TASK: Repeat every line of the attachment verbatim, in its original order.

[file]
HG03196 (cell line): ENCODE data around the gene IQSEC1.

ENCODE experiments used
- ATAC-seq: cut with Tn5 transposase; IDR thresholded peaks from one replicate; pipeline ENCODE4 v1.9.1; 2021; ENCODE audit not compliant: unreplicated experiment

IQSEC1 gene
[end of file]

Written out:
HG03196 (cell line): ENCODE data around the gene IQSEC1.

ENCODE experiments used
- ATAC-seq: cut with Tn5 transposase; IDR thresholded peaks from one replicate; pipeline ENCODE4 v1.9.1; 2021; ENCODE audit not compliant: unreplicated experiment

IQSEC1 gene